Political Thinking with Nick Robinson
Political Thinking with Nick Robinson
About Political Thinking with Nick Robinson
Nick Robinson has a conversation with, not an interrogation of, the people who shape our political thinking about what shaped theirs.
In the week the government introduced tough, controversial new rules on stopping illegal immigrants entering the UK, Nick Robinson talks to the home secretary, Suella Braverman, about her father's journey to Britain while fleeing persecution in Kenya, how her mum's admiration for Margaret Thatcher introduced her to the Conservative Party and how she, as the wife of a Jewish man, feels when people compare her policies with those of 1930s Germany.
Nick Robinson talks to the Conservative Party's deputy chairman, Lee Anderson, about following his father's lead in becoming a miner, how he went from admiring Tony Benn and Arthur Scargill to being deputy chairman of the Conservatives and whether his new job is forcing him to be more diplomatic when talking about issues such as migration and poverty.
Nick Robinson talks to the shadow justice secretary, Steve Reed, about why the collapse of a factory that employed most of his family led to him joining the Labour Party, how being mugged at knifepoint helped inform his new approach to antisocial behaviour and why he thinks the parentsof young offenders should be sent to mandatory parenting classes.
Nick Robinson talks to the influential lobbyist and new chair of Stonewall, Iain Anderson, about how the case of Isla Bryson has brought gender politics to the top of the news agenda and how he thinks the heat can be taken out of the debate. Anderson, a lifelong Conservative who founded the lobbying firm Cicero and ran Ken Clarke's leadership campaigns, talks candidly about why he's now moving away from his political roots.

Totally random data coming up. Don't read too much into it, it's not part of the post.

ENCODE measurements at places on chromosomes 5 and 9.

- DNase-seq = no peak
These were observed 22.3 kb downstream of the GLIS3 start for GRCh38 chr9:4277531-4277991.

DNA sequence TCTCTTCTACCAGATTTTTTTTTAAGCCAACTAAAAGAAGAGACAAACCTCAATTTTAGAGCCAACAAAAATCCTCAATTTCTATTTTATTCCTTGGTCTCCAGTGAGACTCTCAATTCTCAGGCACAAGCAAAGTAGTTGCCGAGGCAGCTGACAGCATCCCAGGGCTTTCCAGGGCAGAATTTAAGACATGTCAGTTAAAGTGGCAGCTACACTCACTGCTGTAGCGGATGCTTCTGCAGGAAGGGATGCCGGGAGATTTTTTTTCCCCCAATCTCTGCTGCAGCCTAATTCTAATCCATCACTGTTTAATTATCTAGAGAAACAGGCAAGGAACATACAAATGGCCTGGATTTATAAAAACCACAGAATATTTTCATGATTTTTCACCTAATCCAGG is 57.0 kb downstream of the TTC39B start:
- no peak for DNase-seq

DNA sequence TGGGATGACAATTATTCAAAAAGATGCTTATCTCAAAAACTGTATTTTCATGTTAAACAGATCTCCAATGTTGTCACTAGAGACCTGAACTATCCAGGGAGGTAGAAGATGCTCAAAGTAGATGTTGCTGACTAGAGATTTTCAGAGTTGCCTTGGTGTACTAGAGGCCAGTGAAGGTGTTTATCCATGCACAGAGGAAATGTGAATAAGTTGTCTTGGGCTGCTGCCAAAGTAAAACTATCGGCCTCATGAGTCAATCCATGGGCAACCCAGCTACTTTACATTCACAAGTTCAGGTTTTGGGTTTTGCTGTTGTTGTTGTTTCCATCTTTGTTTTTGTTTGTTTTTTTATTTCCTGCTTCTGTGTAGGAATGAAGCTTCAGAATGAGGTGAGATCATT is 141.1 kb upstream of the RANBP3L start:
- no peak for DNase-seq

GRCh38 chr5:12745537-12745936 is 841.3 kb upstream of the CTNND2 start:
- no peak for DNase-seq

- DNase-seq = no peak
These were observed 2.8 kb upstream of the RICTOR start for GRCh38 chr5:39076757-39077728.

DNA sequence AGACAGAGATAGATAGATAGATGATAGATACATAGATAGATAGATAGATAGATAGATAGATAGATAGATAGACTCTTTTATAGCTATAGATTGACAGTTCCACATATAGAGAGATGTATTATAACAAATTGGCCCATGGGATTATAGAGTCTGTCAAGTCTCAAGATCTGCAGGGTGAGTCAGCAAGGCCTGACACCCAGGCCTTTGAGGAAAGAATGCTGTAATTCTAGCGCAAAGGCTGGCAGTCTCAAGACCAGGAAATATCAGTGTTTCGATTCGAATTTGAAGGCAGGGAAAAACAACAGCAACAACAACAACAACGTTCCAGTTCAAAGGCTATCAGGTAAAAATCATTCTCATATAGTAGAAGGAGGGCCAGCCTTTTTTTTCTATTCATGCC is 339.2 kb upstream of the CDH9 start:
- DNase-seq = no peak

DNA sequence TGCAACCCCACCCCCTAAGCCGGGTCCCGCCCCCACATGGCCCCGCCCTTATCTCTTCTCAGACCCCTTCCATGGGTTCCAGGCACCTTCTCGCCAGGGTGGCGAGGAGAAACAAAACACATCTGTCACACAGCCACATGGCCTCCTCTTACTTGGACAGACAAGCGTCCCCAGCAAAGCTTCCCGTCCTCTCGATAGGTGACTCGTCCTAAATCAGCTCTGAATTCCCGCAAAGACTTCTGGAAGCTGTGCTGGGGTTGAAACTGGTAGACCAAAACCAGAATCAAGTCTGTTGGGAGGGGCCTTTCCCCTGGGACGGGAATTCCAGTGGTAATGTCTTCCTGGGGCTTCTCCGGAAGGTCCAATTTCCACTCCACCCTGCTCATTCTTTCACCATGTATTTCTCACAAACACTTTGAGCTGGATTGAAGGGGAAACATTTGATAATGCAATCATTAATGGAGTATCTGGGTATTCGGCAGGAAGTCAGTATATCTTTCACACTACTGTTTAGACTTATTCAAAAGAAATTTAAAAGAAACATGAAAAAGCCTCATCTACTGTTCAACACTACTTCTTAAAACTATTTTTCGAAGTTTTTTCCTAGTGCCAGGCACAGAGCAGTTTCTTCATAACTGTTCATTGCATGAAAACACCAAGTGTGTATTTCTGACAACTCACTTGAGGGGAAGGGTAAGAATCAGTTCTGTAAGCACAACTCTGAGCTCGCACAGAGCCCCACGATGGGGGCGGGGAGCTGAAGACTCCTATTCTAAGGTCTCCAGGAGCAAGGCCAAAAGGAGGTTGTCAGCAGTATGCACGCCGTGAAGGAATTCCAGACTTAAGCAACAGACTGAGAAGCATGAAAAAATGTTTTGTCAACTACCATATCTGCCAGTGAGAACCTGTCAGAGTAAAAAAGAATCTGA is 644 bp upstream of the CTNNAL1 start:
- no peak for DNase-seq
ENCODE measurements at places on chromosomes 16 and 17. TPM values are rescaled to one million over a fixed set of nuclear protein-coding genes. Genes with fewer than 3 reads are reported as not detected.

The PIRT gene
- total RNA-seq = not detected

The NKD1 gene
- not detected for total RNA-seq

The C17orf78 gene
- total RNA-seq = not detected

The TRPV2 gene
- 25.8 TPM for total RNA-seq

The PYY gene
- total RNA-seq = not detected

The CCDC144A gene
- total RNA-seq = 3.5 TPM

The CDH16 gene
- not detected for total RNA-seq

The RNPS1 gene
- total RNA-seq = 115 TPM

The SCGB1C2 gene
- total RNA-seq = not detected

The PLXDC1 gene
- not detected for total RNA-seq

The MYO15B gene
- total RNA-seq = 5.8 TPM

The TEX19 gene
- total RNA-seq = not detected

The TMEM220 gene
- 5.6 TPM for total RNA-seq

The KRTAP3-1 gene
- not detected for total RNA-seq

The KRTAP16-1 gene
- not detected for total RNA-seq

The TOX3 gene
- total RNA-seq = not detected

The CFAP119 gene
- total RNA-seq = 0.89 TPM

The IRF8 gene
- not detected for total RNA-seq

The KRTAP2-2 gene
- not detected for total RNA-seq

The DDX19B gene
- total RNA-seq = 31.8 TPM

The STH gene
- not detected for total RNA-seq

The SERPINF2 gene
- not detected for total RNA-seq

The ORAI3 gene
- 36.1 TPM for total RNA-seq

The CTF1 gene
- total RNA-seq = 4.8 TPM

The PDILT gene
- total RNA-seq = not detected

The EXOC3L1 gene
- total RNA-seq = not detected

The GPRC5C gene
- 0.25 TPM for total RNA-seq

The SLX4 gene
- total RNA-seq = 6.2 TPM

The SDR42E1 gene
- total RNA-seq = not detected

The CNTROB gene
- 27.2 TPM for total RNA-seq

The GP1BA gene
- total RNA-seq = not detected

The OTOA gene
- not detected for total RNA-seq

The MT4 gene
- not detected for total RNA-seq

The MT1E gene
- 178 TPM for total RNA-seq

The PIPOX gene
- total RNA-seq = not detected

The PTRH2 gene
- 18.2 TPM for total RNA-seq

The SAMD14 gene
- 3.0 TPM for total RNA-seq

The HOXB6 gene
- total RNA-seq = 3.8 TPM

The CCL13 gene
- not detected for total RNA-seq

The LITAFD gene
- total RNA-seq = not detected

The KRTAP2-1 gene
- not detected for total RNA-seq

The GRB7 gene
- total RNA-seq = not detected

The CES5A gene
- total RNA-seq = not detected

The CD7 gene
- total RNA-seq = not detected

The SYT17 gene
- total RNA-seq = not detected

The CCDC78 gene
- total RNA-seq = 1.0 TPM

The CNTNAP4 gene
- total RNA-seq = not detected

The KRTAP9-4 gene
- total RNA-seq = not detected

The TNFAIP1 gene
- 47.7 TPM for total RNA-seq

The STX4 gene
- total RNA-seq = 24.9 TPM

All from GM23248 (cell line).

Nick Robinson talks to the joint general secretary of the National Education Union, Mary Bousted, about how her headteacher father inspired a passion for education, why she quit her job as an English teacher and whether, in a week of widespread teacher strikes, she can see the current crisis coming to an end anytime soon.
Nick Robinson talks to the director general of the Confederation of British Industry, Tony Danker. They discuss what it was like to grow up in a Jewish family in Belfast during 'The Troubles', why he chose to join the Treasury three weeks after Lehman Brothers collapsed in 2008 and how his calls for post-Brexit Britain's economy to grow more led to ministers accusing him of talking the country down.
The leader of the Unite union gives a frank and engaging interview to Nick Robinson. She defends the new wave of strikes by ambulance workers, sets out how under her leadership Unite is 'following the money' to target bad employers and explains why Keir Starmer's Labour party is a 'bad tribute act' to Tony Blair and reveals she was threatened by former colleagues when she began an investigation into 'potential criminality' within the union. She tells stories from her early life, including how she led a walkout of silver service restaurant staff aged just 17 in a protest over pay.
Nick Robinson talks to the chief executive of Citizens Advice, Clare Moriarty, about her and her family's long history with the civil service, how she coped with having cancer while running the Brexit department and what more the government needs to do to help people suffering in the cost of living crisis.
Nick Robinson talks to Labour's deputy leader, Angela Rayner, about how her own experience of poverty has shaped her views on the cost of living crisis, her relationship with Labour's leader Keir Starmer and whether working class politicians need to shout louder about their roots.
Nick Robinson talks to Paul Johnson, the director of the Institute for Fiscal Studies, about attacks from the left and right on so-called economic orthodoxy, how to stay impartial during moments of political turbulence and what his self-proclaimed nerdy teenage self would make of his career now.
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